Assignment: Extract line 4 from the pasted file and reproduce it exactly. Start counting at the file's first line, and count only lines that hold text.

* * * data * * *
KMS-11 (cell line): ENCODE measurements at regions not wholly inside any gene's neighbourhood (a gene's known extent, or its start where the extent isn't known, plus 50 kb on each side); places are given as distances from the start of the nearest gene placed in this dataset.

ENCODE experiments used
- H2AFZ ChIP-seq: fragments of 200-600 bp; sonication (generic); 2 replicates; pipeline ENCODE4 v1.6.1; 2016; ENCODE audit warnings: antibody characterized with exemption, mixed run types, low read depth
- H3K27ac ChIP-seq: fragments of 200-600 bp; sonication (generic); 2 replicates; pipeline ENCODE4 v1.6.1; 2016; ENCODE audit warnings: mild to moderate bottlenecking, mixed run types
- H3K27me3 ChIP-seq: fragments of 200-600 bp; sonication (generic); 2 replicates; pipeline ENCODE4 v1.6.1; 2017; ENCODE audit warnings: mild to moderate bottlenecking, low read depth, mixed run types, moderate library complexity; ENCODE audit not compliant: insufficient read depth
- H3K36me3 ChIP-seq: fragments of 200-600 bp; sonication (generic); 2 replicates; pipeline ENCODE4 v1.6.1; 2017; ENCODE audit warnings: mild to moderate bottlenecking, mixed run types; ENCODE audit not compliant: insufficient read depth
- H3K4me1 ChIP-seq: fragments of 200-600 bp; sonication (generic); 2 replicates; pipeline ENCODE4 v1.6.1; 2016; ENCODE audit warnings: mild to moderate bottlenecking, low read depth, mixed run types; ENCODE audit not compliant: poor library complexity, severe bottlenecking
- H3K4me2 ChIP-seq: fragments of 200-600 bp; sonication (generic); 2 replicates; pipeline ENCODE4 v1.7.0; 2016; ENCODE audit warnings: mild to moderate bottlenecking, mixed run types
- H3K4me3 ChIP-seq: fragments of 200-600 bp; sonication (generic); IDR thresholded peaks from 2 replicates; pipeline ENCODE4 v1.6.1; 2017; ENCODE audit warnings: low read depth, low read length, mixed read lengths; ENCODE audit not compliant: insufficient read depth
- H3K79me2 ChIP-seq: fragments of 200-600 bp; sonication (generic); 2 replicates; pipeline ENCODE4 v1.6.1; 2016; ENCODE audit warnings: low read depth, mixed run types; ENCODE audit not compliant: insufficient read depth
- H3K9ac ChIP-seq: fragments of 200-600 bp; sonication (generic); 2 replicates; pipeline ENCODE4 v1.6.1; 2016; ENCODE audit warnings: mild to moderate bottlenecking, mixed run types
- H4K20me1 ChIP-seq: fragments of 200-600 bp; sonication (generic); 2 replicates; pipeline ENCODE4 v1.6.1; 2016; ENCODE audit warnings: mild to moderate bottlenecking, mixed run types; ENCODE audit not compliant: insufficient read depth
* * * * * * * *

- H3K27ac ChIP-seq: fragments of 200-600 bp; sonication (generic); 2 replicates; pipeline ENCODE4 v1.6.1; 2016; ENCODE audit warnings: mild to moderate bottlenecking, mixed run types